If you wish to go beyond the “career” of writer and become an author, you must deal with rejection on an exponentially larger scale, experiencing rejection — and sometimes insults — from agents, editors, publishers, readers, reviewers, family, friends, colleagues, neighbors, the person who bags your groceries, and even strangers.

Bernard is a writer who wants to be an author, and he found a unique way to  deal with all the constant rejection in an author’s life. Bernard rejects rejection.

I advise every writer and author to follow Bernard’s example.

You’ll feel so much better after writing that letter.

Just don’t ever mail it.


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Filed under Authors, Creative Writing, Editors, Humor, Indie Authors, Real Life of a Writer, Self-Published Authors

Hungry for that Sweet Life: Myths about Being an Author & Selling Books



Despite the Revolution in Indie book publishing over the last few years, especially with the advent of Print-on-Demand (POD) paper-book availability and with instantly accessible e-books, many self-published and Indie authors are still operating under ubiquitous myths about selling books – to their own dissatisfaction and disillusionment. There is, however, good news for all authors, but first they must become familiar with the business of selling books and be realistic about their expectations.

Myth #1
Traditional Publishers Pay for All Publicity and Promotion,
and Always Send Authors on Reading Tours

Unfortunately, it is simply not true that traditional publishers pay for the publicity of all the books they purchase. In fact, approximately 98% of all traditionally published authors must do all their own marketing, promotion, and publicity. If the authors are wealthy enough to employ their own publicists — such as Joyce Carol Oates, who earned, at last check, almost $200,000 annual salary as a professor — then those publicists do the work of promoting and marketing the authors’ works. It is only when an author is a proven bestseller that the publisher itself puts any money into promotion.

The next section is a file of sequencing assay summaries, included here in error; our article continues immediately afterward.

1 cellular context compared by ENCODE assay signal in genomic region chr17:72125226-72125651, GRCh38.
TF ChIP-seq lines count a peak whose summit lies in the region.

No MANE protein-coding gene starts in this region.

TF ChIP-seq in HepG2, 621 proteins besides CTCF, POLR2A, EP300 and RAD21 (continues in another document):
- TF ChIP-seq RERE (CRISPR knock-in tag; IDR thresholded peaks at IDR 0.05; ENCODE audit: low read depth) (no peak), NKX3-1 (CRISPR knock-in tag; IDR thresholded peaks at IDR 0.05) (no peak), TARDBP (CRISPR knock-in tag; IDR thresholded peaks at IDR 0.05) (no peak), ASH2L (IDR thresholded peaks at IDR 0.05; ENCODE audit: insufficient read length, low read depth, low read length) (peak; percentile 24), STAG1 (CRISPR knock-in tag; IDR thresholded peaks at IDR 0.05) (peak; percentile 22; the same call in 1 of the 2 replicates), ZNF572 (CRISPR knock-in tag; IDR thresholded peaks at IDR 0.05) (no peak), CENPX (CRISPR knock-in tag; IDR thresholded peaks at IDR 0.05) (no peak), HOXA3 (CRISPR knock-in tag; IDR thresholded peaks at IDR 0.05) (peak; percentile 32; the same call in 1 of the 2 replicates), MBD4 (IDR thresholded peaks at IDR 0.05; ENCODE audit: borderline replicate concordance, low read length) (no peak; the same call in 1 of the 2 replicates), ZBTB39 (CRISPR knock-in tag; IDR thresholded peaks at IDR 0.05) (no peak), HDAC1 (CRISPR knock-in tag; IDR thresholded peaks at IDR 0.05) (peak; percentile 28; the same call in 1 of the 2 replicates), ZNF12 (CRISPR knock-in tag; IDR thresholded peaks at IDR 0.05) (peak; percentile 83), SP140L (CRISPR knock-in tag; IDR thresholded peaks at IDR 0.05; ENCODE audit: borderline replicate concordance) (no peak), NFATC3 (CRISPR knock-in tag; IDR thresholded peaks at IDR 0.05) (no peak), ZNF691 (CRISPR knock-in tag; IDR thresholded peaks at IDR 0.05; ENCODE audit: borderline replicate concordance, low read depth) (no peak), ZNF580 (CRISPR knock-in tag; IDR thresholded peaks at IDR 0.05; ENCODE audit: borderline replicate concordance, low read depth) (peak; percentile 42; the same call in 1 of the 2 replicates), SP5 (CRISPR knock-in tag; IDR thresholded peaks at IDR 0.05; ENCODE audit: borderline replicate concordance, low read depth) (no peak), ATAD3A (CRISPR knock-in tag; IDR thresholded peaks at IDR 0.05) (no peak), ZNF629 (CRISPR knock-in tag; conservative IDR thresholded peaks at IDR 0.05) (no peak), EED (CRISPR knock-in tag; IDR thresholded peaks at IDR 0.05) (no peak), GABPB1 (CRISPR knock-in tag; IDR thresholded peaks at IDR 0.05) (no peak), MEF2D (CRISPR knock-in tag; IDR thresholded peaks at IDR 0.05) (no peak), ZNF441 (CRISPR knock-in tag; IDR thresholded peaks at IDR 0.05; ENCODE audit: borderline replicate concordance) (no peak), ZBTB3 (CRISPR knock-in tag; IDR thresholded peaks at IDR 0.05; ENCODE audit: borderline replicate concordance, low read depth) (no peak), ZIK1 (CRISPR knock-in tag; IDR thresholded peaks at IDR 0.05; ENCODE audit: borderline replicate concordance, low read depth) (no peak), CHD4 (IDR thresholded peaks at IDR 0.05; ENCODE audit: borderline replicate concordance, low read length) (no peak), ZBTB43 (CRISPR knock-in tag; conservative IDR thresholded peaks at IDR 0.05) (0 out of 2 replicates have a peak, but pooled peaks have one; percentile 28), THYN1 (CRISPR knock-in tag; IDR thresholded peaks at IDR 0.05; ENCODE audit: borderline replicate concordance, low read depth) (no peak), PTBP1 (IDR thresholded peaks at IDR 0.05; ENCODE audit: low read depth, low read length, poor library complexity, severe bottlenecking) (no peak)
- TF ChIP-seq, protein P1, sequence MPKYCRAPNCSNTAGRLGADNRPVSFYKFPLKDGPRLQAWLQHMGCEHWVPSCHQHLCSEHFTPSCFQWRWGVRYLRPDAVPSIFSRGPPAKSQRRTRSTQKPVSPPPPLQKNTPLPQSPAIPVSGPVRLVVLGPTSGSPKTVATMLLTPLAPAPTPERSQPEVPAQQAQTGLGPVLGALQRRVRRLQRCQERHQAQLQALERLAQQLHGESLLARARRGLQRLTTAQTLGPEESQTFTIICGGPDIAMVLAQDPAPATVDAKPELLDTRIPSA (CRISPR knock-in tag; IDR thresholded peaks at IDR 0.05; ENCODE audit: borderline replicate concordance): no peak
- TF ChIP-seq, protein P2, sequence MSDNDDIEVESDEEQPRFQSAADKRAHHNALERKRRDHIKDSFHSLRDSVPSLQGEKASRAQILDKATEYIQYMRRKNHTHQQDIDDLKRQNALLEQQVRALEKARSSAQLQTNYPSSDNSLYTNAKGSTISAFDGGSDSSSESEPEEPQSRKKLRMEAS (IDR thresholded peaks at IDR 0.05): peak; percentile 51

When my first novel was published by HarperCollins 20+ years ago, I was informed that I wasn’t “important enough to warrant any publicity money” — this despite having gotten good reviews from such prestigious publications as Publishers Weekly, The New Yorker, and The New York Times Book Review – and I was asked if I could pay for my own book tour. On my Professor’s salary, it took me almost a year to save enough to do 10 stops, taking cheap flights, staying at Holiday Inns, and supplying my own food. Not very glamorous, I can assure you. Did it sell books? HarperCollins never reported any sales, so I never earned any additional royalties, in spite of selling and signing books at the stores I toured.

When my second novel was accepted, I was once again asked to pay for my own reading tour. In traditional publishing,  critical acclaim and prizes do not equal being “important enough to have the publisher pay for a book tour.” My experience is typical for most traditionally published authors who are not already bestsellers.

Now, however, even for NY-published authors, bookstores rarely sponsor readings, and any readings they do schedule are (1) in large cities, (2) only for bestselling authors, (3) must be arranged by the publisher’s publicist in conjunction with each bookstore’s Special Events Coordinator, and (4) must be approved by Barnes & Noble’s Corporate Headquarters. Independent bookstores have largely been put out of business by Chain and Online bookstores, though there may be a few remaining which will sponsor readings, especially for local authors.

In brief, even traditionally published authors always had to do their own publicity and promotion. Bookstore readings have basically gone the way of the dinosaurs. Traditionally published authors usually have their own websites, blogs, Twitter and/or Facebook accounts to promote their own books, to connect with readers, and to keep their names in the public eye, so to speak.

Fact: Connecting with readers, regularly and consistently – not just by shoving commercials down their throats – is the best way to promote and sell books. Making connections with readers, however brief,  has always worked well: that’s what bookstore readings and participation at writing conferences were all about. Now, through effective use of established social media, blogs, and author websites with contact information, all authors have a better chance of promoting and selling their books than they had in the past.